by Nik Balepur on July 01, 2014
The collection of electronically stored information (ESI) is a critical task in the e-discovery process, as it dictates the scope of your data universe. The amount of data collected for an e-discovery case has a direct impact on an organization’s network, as well as downstream e-discovery expenses for the processing, review, analysis, and production of the data.
To help you take a more strategic approach to collection, we’ve provided the following answers and insights to a few common questions.
When is a forensic image appropriate over a targeted collection of data?
If there is an investigatory component to the case or a need to recover deleted files, creating a forensic image of a custodian’s hard drive can provide insight into some of the custodian’s actions over time. A forensic image also collects unallocated space on the hard drive where deleted files—or parts of deleted files—may be recovered.
In most civil litigations, it isn’t necessary to collect a custodian’s entire hard drive. The real need is to collect the user-created data of the custodian relevant to the case. Performing a targeted collection is a smarter, more precise way to collect data for most e-discovery cases.
What is the difference between “self-selection” and “self-collection”?
These refer to two different stages of ESI collection. First you need to select what to collect, and then you need to actually collect it.
There is some benefit to including the custodian in the selection stage, because he or she typically knows their data the best. But the whole burden of selection shouldn’t rest with the custodian. The legal team should be involved, as they will also have insight into what data is relevant to the case and potentially responsive to production requests. The IT team can help collect relevant data from your network.
Unguided self-collection is rarely a good idea. Even if the custodian is trustworthy and fully aware of his or her legal obligations, there are too many opportunities for spoliation if the collection process isn’t performed correctly. For example, if a custodian tried dragging-and-dropping files onto an external hard drive or emailing them to the case team, some metadata fields on those files would change. That could make a collection not defensible, and even open the door to sanctions.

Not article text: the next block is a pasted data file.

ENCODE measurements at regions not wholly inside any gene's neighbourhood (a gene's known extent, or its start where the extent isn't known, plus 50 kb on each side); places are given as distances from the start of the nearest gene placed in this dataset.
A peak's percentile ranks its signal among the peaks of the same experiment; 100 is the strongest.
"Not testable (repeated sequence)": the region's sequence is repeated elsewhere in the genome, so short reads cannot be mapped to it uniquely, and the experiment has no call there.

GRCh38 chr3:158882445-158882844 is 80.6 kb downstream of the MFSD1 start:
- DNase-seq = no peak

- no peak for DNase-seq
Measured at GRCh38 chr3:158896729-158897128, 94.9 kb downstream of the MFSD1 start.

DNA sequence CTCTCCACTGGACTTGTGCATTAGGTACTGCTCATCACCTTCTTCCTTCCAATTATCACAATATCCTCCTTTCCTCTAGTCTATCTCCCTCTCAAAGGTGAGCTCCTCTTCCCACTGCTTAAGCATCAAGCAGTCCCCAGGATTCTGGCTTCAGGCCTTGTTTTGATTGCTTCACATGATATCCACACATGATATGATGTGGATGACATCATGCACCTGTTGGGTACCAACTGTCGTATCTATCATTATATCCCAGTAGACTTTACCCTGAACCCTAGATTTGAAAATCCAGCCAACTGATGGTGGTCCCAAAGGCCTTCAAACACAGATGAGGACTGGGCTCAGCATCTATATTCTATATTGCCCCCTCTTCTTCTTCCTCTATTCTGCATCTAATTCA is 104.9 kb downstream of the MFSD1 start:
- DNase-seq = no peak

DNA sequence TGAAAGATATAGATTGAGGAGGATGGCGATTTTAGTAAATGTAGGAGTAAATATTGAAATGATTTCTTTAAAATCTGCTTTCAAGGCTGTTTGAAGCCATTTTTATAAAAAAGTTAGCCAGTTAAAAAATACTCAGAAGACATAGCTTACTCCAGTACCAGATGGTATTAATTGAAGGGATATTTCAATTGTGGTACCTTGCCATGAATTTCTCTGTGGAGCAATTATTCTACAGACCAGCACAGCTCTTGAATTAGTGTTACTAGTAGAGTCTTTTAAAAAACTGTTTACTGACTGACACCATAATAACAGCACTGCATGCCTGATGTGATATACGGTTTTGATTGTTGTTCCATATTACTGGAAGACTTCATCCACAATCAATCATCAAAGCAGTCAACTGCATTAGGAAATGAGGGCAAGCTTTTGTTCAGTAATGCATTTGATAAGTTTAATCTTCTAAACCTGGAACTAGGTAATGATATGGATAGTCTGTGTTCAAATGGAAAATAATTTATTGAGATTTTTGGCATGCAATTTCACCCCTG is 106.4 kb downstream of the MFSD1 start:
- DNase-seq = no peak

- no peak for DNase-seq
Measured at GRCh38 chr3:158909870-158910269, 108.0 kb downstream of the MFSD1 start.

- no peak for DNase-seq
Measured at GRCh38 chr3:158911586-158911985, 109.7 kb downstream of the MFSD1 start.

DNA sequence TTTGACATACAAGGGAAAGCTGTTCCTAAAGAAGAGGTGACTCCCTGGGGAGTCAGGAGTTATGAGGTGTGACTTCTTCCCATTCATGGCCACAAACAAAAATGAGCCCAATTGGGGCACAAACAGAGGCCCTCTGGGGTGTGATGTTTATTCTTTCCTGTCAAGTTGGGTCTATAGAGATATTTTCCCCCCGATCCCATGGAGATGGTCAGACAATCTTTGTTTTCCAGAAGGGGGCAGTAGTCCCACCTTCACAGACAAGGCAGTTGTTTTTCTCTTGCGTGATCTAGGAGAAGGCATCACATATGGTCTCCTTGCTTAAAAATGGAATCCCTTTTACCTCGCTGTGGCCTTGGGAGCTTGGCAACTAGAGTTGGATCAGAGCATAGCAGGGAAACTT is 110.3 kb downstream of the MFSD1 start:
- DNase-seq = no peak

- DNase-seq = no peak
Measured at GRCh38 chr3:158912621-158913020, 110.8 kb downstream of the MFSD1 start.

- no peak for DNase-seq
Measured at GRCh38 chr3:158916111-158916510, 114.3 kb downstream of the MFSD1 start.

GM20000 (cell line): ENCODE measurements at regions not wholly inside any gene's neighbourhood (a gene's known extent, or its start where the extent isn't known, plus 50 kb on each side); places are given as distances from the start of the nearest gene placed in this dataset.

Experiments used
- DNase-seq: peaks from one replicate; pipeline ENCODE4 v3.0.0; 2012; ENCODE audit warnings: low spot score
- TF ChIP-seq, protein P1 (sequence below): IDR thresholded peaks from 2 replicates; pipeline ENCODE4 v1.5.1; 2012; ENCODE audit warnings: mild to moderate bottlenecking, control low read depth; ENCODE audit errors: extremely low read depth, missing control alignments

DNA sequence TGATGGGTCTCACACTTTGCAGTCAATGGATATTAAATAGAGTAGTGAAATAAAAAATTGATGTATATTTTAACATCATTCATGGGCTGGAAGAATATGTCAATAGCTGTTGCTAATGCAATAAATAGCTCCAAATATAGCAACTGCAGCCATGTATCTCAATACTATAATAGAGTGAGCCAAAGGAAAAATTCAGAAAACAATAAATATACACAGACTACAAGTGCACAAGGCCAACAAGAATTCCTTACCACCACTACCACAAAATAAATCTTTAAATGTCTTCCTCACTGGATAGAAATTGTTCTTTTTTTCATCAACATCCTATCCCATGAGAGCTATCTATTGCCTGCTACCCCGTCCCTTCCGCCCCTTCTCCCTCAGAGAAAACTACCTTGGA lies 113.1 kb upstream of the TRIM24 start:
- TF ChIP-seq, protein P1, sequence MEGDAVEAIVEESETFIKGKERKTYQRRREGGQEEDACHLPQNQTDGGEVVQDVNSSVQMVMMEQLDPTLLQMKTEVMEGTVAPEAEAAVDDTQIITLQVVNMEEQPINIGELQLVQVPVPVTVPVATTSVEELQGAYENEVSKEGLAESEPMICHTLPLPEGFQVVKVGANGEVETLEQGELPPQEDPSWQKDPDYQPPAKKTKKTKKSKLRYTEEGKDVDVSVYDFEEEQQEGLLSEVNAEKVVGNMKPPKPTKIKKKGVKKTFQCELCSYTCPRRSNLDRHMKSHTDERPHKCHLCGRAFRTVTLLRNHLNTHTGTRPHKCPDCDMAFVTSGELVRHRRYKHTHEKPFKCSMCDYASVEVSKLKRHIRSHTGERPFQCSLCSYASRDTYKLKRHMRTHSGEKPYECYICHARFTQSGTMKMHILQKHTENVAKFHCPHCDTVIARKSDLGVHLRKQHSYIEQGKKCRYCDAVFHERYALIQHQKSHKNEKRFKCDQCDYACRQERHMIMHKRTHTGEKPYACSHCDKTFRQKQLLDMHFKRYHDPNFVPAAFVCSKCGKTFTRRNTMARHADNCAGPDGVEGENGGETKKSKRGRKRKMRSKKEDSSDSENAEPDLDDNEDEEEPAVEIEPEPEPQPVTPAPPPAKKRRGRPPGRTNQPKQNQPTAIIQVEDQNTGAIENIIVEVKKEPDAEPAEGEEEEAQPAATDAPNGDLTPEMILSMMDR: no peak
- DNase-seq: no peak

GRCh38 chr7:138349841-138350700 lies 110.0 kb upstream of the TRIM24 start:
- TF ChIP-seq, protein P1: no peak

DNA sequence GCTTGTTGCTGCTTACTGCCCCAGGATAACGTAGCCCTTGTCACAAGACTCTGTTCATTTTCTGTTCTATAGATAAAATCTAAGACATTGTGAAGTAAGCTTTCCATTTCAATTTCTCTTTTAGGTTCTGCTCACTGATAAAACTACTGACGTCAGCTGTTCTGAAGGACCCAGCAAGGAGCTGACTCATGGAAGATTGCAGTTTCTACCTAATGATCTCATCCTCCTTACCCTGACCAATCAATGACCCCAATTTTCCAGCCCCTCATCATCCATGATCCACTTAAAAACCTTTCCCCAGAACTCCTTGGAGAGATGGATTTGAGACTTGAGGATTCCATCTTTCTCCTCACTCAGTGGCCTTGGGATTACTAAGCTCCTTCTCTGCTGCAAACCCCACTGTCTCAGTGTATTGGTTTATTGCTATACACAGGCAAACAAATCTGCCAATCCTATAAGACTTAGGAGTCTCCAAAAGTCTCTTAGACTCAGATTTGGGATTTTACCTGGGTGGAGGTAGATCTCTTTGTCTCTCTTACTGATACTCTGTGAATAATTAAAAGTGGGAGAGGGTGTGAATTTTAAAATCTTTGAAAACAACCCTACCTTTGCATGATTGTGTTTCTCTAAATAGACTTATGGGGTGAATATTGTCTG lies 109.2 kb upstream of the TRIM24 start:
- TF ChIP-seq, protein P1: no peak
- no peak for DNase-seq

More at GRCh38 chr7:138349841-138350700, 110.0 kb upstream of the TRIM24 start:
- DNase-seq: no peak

Is targeted collection defensible?
Absolutely. Ultimately, you need to make sure that your collection is complete, and that you didn’t change any data. Collaboration with the custodian, members of the custodian’s IT team, and the attorneys handling the case can help ensure the completeness of a collection. Collecting the targeted data in a forensically sound manner with a systematic, repeatable approach can help guard against spoliation.
Documenting the collection and providing transparency into your methods will also strengthen your defense. For example, Relativity Collection provides backup documentation that compares the unique hash values of the files when they existed on the custodian’s computer to identical hash values of the files after collection. Evidence like that should quash any claims of spoliation.
What makes an efficient collection?
When you collect only what you need, you reduce the volume and increase the relevancy of your data at the beginning of the e-discovery process. Therefore, the processing, review, and analysis phases become less time-consuming and expensive.
Collection methods that require direct, physical access to custodians’ computers can be inefficient, because they often add time and travel expenses to the collection process. The ability to collect data remotely, while still adhering to a systematic and defensible process, can greatly reduce the time, money, and effort needed for collections.
We hope these thoughts will help guide you in developing a collection strategy that is complete, forensically sound, and efficient for the task at hand. Remember, you can always reach out to the advice@Relativity team for workflow guidance or feedback.